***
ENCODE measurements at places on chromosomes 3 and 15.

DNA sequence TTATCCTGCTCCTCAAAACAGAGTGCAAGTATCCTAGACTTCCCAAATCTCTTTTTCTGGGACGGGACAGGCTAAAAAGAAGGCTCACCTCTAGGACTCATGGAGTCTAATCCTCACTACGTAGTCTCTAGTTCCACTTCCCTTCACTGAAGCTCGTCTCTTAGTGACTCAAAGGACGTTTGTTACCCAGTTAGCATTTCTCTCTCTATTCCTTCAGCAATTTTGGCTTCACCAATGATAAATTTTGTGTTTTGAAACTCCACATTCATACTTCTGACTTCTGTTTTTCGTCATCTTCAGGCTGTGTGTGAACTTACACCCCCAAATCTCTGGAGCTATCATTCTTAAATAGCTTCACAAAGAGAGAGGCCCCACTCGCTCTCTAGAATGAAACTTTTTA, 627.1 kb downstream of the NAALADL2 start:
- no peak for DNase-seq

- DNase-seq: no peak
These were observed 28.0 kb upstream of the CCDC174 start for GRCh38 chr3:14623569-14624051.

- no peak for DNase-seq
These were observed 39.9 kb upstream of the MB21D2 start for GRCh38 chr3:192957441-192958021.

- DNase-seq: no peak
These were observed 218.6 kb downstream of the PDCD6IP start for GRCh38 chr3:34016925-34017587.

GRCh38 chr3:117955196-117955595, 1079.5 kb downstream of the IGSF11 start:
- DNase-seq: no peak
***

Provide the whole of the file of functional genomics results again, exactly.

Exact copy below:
ENCODE measurements at places on chromosomes 3 and 15.

DNA sequence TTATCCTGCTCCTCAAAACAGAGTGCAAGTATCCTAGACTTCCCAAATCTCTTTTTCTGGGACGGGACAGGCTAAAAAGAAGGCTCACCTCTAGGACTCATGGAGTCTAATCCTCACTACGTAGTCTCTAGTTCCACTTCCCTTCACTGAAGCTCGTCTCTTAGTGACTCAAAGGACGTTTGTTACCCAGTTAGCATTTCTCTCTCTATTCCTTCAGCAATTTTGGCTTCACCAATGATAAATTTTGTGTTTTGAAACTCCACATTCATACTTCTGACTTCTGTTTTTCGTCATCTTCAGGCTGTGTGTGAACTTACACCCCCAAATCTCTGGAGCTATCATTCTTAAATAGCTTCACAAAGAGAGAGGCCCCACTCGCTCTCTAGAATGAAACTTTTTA, 627.1 kb downstream of the NAALADL2 start:
- no peak for DNase-seq

- DNase-seq: no peak
These were observed 28.0 kb upstream of the CCDC174 start for GRCh38 chr3:14623569-14624051.

- no peak for DNase-seq
These were observed 39.9 kb upstream of the MB21D2 start for GRCh38 chr3:192957441-192958021.

- DNase-seq: no peak
These were observed 218.6 kb downstream of the PDCD6IP start for GRCh38 chr3:34016925-34017587.

GRCh38 chr3:117955196-117955595, 1079.5 kb downstream of the IGSF11 start:
- DNase-seq: no peak